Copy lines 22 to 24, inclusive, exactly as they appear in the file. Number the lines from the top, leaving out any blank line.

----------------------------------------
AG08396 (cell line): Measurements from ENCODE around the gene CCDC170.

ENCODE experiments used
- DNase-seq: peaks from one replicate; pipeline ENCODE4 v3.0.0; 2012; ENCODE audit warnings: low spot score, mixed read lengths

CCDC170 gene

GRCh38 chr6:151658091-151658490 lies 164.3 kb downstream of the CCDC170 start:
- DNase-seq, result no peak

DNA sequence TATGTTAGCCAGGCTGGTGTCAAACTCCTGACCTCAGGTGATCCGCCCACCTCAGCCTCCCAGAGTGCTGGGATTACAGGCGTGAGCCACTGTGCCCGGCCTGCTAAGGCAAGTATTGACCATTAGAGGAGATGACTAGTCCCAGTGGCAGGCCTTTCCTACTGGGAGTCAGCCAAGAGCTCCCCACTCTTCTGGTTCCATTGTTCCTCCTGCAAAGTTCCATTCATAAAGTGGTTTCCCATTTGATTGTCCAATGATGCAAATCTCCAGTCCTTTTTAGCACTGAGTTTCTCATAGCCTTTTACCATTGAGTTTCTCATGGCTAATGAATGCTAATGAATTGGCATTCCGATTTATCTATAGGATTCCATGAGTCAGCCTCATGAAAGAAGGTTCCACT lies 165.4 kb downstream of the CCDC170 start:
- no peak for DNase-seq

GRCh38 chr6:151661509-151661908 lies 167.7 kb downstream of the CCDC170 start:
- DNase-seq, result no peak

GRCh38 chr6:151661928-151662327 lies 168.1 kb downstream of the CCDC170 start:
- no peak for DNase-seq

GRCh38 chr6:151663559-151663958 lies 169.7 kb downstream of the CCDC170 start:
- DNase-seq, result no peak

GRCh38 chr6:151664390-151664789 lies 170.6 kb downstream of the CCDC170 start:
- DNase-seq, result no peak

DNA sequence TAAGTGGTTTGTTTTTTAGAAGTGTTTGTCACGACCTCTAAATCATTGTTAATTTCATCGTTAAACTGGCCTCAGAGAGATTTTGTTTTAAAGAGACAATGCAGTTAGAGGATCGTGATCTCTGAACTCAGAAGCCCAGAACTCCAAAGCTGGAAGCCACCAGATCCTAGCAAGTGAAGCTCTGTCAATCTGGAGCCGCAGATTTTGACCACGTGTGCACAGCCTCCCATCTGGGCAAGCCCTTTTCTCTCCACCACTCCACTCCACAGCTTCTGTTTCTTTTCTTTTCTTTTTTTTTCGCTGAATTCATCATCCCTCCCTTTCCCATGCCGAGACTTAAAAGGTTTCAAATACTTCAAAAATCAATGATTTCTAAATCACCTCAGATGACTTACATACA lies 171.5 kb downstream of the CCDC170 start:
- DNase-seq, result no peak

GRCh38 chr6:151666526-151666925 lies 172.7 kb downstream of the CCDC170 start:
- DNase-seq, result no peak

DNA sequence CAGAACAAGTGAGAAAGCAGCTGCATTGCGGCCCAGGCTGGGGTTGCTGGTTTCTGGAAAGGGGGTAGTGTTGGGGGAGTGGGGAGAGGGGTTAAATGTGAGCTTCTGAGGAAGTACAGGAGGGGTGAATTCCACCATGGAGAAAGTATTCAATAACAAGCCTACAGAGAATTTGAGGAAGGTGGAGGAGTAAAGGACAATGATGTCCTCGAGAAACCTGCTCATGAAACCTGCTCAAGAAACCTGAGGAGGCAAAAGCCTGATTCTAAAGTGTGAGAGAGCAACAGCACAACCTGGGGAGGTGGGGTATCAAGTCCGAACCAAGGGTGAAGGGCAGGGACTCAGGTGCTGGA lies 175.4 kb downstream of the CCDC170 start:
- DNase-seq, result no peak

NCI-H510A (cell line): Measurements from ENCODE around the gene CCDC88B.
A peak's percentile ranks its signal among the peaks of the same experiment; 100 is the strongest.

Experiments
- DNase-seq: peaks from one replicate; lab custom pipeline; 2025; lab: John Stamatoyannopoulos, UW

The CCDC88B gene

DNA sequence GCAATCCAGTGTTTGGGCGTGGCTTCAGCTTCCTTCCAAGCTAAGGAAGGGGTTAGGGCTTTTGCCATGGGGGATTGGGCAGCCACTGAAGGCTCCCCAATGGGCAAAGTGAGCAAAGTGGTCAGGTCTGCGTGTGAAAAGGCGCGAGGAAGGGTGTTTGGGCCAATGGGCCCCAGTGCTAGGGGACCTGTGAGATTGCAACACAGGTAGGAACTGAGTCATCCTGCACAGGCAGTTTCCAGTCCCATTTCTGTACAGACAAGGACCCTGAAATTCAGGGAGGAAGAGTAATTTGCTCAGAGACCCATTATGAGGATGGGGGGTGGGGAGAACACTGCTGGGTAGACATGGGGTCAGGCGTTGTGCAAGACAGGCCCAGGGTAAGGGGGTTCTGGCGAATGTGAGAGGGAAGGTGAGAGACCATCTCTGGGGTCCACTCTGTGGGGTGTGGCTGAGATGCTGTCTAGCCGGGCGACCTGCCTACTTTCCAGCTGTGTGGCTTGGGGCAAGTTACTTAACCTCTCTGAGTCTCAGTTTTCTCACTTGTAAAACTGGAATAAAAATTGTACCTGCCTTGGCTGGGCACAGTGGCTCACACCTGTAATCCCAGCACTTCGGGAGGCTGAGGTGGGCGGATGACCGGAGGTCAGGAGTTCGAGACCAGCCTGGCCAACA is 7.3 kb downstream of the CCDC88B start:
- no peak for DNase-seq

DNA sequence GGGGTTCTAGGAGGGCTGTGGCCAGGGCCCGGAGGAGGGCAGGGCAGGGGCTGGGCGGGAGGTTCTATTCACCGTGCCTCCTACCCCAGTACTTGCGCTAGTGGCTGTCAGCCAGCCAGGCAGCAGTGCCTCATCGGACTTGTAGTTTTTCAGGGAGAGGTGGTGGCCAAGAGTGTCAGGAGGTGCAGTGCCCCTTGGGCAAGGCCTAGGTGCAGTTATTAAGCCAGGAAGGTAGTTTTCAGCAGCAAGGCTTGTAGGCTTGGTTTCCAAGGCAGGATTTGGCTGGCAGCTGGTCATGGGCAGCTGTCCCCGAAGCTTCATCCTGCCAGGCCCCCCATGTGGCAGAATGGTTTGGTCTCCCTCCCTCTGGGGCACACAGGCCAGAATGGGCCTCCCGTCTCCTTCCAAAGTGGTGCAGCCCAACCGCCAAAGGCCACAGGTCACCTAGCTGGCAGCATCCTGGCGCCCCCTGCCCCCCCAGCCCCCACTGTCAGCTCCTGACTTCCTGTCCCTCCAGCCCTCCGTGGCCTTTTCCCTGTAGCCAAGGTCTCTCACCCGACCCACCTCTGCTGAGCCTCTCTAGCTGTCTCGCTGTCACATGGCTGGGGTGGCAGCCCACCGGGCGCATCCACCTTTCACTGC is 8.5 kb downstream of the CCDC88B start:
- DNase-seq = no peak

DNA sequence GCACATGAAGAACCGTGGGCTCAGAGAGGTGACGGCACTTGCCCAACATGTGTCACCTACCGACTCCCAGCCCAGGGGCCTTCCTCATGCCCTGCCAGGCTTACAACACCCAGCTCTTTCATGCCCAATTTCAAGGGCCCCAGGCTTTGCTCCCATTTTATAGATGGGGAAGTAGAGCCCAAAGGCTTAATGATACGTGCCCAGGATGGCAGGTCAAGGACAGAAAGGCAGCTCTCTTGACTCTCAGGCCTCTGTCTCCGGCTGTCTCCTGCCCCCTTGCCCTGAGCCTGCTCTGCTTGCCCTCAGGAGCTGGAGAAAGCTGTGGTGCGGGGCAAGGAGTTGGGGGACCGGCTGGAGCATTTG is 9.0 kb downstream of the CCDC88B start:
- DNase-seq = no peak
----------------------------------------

- DNase-seq, result no peak

NCI-H510A (cell line): Measurements from ENCODE around the gene CCDC88B.
A peak's percentile ranks its signal among the peaks of the same experiment; 100 is the strongest.